The concept of UCG was developed in the UK in 1868, when Sir William Siemens suggested the underground gasification of waste and slack coal in a mine. Russian chemist Dmitri Mendeleyev further developed Siemens' idea over the next couple of decades. The first experimental work on UCG began in 1912 but little progress was made till Stalin charged the Skochinsky Institute of Mining to run a research and development program during the 1930s, in competition with Germany who were fast developing Fischer Tropsch processing technology at the time.
The first UCG trials in 1937 in Russia failed and many top scientists were put on trial with a number being executed. By 1939 the Soviets had successfully begun operating a UCG plant in the Ukraine which was later shut down during German occupation. After the Second World War, the Soviets restarted the UCG program which eventually culminated in the operation of fourteen industrial scale UCG plants by the end of the 1960s. However, activity subsequently declined due to the discovery of extensive natural gas resources. The main projects were:
Gorlovka in the Ukraine where some early work in a steeply dipping seam tested out the advantages of using an oxygen enriched oxidant compared with air;
Lisichansk, in the Ukrainian Donbass coalfield. The coal was bituminous with 6-16% ash, and thin (0.4-1.5 m) seams down to 400m, some dipping steeply. The early trials were in the shallow part of the seam;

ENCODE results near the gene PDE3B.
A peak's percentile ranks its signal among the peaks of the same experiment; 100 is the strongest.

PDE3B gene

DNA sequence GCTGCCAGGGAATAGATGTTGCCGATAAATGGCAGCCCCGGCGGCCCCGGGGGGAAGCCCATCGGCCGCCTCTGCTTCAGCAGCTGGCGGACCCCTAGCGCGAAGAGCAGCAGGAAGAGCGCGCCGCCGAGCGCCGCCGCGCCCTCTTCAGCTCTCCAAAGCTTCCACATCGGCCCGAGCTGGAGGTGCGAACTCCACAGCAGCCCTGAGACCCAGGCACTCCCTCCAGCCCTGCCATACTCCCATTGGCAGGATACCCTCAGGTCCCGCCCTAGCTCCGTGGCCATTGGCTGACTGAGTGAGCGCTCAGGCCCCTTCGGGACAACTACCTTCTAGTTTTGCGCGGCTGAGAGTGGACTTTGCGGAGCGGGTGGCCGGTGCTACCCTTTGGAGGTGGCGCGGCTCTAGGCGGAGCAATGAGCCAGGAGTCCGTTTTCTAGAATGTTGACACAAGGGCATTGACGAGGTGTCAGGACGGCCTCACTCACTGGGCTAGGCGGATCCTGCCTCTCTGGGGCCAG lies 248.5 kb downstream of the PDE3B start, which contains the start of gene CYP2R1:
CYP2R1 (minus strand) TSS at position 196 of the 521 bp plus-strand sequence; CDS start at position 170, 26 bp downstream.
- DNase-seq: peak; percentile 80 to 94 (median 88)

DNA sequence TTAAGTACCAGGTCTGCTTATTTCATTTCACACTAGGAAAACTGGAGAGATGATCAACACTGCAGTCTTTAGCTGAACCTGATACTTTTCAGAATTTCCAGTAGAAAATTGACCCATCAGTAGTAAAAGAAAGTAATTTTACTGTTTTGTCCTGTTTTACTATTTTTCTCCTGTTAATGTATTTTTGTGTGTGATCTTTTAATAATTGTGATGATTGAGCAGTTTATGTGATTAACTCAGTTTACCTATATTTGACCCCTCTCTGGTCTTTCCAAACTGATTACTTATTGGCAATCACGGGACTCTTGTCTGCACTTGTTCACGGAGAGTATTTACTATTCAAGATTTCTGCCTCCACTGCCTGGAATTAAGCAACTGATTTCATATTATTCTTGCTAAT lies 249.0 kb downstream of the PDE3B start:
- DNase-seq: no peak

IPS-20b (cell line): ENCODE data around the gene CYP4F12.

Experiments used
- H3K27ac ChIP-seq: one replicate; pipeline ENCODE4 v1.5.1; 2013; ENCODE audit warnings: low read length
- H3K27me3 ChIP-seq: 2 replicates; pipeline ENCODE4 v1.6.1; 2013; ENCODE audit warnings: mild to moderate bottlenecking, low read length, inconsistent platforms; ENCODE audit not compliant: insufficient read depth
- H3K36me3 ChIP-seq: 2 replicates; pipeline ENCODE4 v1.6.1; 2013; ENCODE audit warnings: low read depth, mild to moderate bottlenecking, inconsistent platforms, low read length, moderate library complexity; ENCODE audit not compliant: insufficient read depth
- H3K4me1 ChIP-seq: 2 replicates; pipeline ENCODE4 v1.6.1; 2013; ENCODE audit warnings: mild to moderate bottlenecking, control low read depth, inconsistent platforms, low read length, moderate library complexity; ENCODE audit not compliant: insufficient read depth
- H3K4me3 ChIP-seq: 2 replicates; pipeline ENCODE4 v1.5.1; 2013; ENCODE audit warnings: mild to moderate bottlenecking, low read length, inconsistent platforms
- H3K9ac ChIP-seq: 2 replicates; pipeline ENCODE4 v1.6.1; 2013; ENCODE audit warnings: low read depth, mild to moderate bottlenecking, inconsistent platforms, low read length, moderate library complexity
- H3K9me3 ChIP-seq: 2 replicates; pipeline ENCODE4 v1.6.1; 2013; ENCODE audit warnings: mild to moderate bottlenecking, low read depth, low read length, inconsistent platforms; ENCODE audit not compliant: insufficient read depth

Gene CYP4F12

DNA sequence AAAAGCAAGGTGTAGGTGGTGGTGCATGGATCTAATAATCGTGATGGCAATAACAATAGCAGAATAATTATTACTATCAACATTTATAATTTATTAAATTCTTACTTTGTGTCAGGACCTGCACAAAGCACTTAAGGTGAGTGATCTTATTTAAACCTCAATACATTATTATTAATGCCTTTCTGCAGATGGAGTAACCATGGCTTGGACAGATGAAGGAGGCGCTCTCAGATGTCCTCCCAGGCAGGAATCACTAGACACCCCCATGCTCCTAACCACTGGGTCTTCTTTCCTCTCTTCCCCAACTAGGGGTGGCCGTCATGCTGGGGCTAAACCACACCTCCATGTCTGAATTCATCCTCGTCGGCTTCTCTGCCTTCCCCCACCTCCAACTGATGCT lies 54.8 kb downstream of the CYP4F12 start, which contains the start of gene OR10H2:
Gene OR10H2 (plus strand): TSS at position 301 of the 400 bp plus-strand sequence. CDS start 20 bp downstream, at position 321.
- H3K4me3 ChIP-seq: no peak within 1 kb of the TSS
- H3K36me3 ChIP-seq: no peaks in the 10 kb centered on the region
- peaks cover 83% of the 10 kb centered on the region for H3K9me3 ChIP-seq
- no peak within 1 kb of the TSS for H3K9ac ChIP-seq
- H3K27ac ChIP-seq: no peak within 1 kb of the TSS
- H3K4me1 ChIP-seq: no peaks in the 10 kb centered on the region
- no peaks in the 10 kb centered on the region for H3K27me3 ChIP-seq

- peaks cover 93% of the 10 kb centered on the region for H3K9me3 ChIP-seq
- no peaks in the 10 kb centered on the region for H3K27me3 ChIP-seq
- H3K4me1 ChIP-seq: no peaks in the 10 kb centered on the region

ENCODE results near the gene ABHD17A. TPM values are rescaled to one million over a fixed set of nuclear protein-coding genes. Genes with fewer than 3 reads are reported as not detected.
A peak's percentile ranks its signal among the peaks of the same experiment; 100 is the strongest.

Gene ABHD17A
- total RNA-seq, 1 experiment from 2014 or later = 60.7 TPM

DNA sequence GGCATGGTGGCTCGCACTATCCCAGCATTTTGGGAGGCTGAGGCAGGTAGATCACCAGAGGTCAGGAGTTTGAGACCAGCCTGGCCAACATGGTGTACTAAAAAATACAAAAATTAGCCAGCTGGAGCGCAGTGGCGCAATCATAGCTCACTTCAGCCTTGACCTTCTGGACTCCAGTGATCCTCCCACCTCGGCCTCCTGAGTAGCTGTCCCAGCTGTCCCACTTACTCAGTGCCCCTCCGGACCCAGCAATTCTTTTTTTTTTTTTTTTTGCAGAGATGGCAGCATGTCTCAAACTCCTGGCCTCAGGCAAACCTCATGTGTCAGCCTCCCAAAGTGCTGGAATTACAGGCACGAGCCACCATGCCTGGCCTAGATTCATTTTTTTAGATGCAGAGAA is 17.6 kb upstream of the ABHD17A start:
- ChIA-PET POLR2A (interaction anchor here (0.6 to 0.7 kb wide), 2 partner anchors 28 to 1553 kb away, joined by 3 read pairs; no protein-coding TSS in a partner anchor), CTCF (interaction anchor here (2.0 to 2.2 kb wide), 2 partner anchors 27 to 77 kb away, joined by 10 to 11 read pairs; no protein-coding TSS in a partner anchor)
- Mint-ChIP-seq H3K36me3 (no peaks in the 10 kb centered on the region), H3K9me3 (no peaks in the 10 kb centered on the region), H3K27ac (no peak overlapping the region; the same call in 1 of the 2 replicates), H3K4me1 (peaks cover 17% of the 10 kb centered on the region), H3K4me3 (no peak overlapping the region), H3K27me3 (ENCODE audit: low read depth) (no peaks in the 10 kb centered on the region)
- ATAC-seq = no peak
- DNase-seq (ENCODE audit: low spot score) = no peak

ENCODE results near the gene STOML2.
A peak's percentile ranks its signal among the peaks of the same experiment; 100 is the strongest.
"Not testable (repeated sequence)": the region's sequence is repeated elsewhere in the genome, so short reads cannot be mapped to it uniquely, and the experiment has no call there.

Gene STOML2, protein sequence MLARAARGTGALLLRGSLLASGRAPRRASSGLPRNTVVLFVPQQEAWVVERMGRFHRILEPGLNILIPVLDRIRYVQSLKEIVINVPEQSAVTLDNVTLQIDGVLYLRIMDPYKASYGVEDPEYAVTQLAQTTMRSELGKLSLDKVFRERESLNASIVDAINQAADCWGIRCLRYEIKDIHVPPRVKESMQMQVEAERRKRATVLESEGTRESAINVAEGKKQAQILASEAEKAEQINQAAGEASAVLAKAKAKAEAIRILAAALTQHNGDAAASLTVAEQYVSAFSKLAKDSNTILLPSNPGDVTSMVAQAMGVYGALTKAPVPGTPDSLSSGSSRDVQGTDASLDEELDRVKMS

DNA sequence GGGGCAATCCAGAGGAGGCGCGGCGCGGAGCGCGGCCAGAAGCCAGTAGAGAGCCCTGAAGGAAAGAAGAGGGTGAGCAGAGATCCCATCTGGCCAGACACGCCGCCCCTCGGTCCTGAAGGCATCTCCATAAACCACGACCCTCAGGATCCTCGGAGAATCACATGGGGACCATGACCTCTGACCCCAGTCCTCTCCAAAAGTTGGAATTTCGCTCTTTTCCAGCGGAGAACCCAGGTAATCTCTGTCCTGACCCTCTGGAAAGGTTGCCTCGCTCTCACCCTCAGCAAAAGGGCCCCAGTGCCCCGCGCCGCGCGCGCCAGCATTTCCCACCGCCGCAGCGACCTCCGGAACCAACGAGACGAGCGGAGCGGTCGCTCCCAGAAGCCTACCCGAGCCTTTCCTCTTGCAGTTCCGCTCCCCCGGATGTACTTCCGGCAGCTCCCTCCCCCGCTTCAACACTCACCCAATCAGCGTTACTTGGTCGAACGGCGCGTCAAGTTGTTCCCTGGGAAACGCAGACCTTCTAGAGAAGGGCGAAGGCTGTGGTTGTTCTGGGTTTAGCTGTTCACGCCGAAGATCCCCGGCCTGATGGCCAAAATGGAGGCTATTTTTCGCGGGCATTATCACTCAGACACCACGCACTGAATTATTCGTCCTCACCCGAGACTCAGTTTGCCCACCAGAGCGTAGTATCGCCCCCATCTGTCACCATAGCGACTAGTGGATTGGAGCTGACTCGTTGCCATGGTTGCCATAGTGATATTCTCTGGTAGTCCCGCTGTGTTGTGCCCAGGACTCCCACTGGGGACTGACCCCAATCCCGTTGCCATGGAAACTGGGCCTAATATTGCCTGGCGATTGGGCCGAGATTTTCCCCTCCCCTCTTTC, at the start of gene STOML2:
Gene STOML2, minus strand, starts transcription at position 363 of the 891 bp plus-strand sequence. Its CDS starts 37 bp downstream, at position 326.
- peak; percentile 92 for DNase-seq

Yuzhno-Abinsk, in the Kuzbass coalfield. The coal was bituminous with 4-10% ash, and up to twenty-three seams 2-9 m thick, dipping steeply;
Podmoskova, in the Moscow basin. The coal was lignite, with 27-60% ash and 20-30% water. It lay horizontally in seams 2-4 m thick and 40-60 m deep;
Angren, in what is now known as Uzbekistan. The coal is lignite, with 11% ash and 30% water. Seams dip at 5-15␣ in a seam that is 4-24 m thick, and at depths of 110-250 m. The plant was restarted in 1961 and 100MW of electrical power is still generated from syngas out of the 600MW that the plant produces.
Many of the Russian projects were conducted in thin, low quality seams which contributed to the low gas quality produced. The data on the test and projects is limited but it is known that experiments into air and oxygen injection rates were made as well as heating the input air by passing it through previously gasified panels. The Lisichansk project did important design work in gasifying steeply dipping seams.